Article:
Because I spent most of the past two days with my wife and four girls, swimming, clowning around and generally having a great time, I’m pretty much mailing it in today.
But be forewarned: If you’re dyslexic, a thin-skinned evangelical Christian, a Santa/Satan worshipper, a dog lover or just someone who’s easily irked, save your rants.
Of course, as far as I can tell, the half-dozen folks who stumble across this blog on a semi-regular basis seem to have a pretty good sense of humor, so I doubt anyone’s going to threaten to jerk a knot in my tail. (Not that we don’t all need a good knot jerked in our tail now and again.)
The Parker Library holds a collection of priceless manuscripts, from the Anglo-Saxon Chronicle, the earliest history written in English, to the St. Augustine Gospels, said to have been brought from Rome to England by the Catholic saint in 597.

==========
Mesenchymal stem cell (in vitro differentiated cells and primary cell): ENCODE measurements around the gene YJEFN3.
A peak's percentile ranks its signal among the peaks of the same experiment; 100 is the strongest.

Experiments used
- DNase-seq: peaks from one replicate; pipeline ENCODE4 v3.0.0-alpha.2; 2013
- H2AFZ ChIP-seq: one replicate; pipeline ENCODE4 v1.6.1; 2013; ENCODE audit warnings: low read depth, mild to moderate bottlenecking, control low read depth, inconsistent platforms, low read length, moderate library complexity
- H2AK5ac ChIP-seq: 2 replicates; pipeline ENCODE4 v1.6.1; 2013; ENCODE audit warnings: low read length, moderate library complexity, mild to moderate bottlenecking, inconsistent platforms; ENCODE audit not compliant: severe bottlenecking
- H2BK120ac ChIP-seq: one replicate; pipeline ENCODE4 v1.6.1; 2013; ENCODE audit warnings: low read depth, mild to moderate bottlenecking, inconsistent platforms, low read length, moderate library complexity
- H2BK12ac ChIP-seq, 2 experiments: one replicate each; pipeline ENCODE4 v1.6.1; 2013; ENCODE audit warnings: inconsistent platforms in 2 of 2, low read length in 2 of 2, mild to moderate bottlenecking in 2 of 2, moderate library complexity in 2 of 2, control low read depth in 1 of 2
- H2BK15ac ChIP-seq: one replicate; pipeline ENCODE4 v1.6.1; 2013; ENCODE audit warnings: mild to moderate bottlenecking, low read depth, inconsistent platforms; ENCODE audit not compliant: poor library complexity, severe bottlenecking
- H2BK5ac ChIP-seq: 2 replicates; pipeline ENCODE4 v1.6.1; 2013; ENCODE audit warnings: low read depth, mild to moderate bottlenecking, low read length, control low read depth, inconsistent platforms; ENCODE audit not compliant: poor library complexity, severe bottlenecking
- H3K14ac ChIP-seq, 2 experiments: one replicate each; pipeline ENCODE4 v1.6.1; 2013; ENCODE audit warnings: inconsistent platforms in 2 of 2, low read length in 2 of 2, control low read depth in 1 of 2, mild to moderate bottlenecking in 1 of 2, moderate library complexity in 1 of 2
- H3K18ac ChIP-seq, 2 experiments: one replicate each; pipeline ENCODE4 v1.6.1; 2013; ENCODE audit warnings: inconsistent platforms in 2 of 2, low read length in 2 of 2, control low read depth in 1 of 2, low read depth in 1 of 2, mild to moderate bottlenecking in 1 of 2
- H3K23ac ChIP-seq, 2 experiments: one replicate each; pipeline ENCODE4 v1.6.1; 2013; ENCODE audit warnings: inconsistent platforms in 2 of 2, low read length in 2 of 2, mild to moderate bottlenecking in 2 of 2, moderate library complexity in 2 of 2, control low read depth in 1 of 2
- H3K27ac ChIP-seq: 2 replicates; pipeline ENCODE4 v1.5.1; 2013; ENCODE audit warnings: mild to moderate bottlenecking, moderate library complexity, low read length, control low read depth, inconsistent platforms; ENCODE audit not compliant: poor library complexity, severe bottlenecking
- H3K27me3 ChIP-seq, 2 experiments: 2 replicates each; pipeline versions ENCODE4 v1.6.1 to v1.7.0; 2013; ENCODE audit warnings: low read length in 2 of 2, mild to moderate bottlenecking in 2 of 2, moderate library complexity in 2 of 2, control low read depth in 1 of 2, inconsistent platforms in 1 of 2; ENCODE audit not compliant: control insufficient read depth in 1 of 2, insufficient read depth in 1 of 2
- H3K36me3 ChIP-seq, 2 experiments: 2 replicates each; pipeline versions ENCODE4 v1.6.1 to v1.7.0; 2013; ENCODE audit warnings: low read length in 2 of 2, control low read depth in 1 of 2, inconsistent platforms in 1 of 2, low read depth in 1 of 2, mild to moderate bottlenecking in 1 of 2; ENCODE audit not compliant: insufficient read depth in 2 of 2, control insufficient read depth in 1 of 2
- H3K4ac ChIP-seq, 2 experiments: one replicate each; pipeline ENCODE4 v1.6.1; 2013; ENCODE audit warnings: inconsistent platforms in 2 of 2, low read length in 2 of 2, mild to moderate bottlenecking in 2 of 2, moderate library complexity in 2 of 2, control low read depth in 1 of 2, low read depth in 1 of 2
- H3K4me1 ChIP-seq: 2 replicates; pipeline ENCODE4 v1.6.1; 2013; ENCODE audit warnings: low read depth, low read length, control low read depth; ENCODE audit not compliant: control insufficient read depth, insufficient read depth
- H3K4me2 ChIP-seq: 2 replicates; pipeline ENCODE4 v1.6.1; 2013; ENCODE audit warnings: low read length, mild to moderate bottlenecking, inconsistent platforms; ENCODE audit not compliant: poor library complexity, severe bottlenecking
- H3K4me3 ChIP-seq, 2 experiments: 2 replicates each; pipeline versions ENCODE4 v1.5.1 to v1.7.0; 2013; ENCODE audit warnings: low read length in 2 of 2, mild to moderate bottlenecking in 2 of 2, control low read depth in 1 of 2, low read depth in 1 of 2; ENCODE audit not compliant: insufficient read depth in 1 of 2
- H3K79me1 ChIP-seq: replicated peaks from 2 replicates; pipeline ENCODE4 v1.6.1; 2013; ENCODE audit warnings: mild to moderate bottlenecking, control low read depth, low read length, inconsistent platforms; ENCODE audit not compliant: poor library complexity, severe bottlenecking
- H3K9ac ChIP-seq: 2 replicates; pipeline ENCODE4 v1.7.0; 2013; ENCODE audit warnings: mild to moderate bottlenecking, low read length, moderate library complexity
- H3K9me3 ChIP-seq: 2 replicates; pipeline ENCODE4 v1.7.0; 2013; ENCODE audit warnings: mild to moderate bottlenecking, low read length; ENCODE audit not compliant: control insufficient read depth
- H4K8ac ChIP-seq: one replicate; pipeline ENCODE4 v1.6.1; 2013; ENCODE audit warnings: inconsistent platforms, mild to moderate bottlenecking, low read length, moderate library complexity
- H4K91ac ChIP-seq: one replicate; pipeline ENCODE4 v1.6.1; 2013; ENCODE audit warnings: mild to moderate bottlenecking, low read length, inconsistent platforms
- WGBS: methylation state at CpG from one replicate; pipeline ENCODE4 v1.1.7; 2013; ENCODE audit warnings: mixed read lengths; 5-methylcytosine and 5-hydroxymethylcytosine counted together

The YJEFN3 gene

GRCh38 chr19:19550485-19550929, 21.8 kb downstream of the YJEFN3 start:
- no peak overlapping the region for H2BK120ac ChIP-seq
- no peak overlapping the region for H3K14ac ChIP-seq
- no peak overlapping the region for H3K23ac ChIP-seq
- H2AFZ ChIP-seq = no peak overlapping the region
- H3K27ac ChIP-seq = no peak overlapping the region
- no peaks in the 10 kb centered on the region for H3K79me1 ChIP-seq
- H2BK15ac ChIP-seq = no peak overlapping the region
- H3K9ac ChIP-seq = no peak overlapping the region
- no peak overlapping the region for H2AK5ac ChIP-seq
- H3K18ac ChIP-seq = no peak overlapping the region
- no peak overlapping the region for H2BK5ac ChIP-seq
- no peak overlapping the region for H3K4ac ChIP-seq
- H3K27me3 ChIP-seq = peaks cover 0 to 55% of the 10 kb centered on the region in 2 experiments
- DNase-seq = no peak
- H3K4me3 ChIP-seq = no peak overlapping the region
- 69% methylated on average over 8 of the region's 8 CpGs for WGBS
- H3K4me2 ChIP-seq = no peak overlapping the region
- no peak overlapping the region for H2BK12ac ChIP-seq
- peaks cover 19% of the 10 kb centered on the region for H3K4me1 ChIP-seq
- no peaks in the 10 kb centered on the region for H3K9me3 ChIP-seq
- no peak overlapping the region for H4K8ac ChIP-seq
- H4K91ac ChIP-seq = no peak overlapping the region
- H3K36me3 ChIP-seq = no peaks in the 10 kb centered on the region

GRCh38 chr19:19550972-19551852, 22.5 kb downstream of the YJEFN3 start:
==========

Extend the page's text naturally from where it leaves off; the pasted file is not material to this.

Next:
In a decidedly modern touch, the library’s entire collection, among the most impressive anywhere in the world, is accessible online.
The library was entrusted to Corpus Christi College in 1574 by Matthew Parker, Archbishop of Canterbury under Elizabeth I.
It contains more than 600 manuscripts, along with such items as letters from King Henry VIII’s second wife Anne Boleyn and Protestant firebrand Martin Luther, and the bill for burning Thomas Cranmer in 1556, according to the University of Cambridge.
The Parker Library put its library online in 2010, becoming the first research library to have every page of its collection captured digitally.
One of the key works in the Parker collection is the ninth-century Anglo-Saxon Chronicle, thought to have been commissioned by Alfred the Great as he pushed for greater use of the language through educational reforms.
The Chronicle is considered the single most important historical source of the period in England between the departure of the Romans and the decades following the Norman Conquest.